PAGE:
A raft of new Japanese physical gameshows and entertainment formats in the vein of Ninja Warrior and Dragons’ Den could be heading to the UK after producers and distributors renewed their focus on the market.
Nippon TV, the originator of Dragons’ Den, is targeting British broadcasters with a slew of new titles launching at Mipcom, while Zig Zag Productions has optioned several Japanese formats.
Zig Zag chief executive Danny Fenton said there is a renewed focus on the market, which has been named country of honour at this year’s Cannes event.
The Troy indie has secured a US broadcast pilot offer for Fuji TV’s physical gameshow G Wars.
The programme features a range of bizarre challenges, such as “midair giant rubber band wrestling” and a “ping pong face block”.
Fenton described it as a “comedic version” of Ninja Warrior and said he hopes the US deal will be followed by a UK agreement.
Zig Zag has also secured a commission from a UK terrestrial broadcaster for a clip show that takes a look at outlandish Japanese gameshows, and optioned a Japanese prank format, which will be unveiled at Mipcom.
Fenton said: “In a way, just like Britain sells period costume dramas to the world, the crazy physical gameshow is the thing the world loves from Japan.”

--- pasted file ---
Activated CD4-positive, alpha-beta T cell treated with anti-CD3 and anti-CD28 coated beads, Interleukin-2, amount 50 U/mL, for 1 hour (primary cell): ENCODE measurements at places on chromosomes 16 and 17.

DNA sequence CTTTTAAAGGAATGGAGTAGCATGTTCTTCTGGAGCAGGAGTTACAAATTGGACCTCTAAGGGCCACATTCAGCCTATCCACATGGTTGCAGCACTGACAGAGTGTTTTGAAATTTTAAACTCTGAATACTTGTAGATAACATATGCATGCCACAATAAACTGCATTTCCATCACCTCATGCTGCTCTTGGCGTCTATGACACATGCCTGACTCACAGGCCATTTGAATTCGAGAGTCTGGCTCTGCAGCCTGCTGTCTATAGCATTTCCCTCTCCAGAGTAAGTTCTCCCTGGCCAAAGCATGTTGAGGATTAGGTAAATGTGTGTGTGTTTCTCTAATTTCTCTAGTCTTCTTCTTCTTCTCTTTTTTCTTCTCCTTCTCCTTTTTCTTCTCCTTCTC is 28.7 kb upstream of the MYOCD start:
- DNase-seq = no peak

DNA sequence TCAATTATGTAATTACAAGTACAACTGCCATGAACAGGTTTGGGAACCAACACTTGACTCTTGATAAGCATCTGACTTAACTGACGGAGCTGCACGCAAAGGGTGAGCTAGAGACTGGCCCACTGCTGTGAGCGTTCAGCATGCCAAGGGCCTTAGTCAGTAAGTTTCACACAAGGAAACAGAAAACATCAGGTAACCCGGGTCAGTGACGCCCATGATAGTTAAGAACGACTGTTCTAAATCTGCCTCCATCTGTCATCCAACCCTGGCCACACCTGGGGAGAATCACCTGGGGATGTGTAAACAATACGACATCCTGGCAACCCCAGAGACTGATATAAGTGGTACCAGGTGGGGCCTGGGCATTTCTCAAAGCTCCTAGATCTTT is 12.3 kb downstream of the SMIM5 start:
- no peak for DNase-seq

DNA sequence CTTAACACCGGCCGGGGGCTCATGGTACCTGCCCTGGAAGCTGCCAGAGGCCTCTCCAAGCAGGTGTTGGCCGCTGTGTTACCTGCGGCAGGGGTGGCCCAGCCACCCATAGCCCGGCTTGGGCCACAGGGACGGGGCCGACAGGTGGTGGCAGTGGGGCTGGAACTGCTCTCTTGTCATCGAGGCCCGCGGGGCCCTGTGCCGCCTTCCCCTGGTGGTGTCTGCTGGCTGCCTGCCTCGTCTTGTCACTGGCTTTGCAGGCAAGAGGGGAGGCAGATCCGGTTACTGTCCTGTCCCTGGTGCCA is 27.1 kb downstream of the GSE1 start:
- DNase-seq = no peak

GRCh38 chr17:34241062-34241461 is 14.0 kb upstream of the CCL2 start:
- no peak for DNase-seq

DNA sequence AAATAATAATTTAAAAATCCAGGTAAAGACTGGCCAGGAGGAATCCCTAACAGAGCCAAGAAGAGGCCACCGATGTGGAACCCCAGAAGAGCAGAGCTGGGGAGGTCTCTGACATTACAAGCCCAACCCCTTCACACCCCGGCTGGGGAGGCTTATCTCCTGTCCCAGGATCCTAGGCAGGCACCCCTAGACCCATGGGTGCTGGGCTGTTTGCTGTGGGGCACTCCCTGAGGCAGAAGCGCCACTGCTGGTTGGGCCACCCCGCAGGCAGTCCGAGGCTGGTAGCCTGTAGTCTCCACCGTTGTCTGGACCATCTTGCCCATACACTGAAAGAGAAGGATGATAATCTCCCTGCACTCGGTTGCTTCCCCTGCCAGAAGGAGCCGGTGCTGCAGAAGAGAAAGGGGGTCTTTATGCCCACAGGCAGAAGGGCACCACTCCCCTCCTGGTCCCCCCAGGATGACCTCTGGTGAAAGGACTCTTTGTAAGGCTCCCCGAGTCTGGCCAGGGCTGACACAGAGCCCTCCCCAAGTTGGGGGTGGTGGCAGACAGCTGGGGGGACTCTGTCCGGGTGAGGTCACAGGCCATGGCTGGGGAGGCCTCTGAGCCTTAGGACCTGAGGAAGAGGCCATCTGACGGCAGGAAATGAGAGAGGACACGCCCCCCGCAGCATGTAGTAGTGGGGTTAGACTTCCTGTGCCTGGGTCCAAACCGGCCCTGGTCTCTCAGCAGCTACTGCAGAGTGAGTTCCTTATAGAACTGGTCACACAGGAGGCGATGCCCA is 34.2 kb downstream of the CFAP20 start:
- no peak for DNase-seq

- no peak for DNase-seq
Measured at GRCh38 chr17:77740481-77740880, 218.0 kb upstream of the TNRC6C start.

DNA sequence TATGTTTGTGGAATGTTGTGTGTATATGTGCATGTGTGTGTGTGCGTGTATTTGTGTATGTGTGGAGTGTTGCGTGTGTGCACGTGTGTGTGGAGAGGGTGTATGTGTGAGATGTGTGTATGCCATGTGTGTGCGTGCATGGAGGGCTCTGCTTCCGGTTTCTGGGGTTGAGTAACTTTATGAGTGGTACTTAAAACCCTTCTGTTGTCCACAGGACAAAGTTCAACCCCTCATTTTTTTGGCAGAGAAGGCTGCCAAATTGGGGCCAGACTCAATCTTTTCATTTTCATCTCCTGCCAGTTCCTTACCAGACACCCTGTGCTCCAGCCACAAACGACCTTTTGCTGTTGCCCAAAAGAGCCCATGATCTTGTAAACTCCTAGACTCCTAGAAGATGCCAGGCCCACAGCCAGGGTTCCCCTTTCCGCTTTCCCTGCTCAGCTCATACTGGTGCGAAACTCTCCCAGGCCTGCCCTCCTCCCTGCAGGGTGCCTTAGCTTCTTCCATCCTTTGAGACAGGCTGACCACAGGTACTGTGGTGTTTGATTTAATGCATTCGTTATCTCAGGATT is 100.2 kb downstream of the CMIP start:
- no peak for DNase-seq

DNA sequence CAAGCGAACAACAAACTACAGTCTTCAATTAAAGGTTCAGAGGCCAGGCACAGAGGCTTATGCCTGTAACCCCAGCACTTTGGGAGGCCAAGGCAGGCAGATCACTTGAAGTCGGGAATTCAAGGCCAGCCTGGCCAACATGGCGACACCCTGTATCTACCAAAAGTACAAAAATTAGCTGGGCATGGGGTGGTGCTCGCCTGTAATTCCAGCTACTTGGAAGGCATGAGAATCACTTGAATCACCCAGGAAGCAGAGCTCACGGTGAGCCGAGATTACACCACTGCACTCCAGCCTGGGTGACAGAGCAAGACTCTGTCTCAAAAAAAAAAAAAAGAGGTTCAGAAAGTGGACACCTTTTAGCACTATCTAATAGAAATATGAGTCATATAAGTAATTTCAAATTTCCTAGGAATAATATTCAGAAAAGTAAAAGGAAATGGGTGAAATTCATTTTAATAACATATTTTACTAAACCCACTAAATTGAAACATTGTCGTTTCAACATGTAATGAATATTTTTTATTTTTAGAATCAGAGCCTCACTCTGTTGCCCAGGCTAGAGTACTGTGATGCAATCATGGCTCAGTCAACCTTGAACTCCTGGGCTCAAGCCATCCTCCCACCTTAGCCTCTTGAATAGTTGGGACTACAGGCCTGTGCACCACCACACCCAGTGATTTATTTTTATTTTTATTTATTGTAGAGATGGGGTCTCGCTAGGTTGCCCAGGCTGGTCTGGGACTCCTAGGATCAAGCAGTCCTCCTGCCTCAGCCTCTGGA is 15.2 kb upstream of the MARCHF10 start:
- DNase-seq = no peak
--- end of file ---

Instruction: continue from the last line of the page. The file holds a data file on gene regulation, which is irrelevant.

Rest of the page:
The indie has found previous success with Exit, which Fenton described as “The Crystal Maze on crystal meth”.
The show, which originated from Nippon TV, aired on US cable network Syfy in 2013. Zig Zag also produced Nippon TV’s science-based gameshow Ultimate Brain for CBBC, which is entering its fourth series.
Fenton said that successful runs in the UK for Japanese formats such as Ninja Warrior and Total Wipeout show that British audiences – and commissioners – are still receptive to Japanese quirk.
“There’s a really good shorthand with British broadcasters, and they’ll sit up and take notice if you’re bringing a Japanese format,” he said.
Meanwhile, Nippon TV is looking for UK deals for studio quiz show Burning Questions – which features celebrities trying to score points in fear of having embarrassing secrets revealed – and The Animakers, in which anime aficionados use new technology to bring 2D characters to life.
The company hopes that these can replicate the success of BBC2 business format Dragons’ Den.
“The secret to [Dragons’ Den’s success] is its innovative format with unprecedented but simple appeal,” said Taro Ozawa, senior director and chief of format development at Nippon TV. “This element, we believe, transcends all geographical borders and generations.”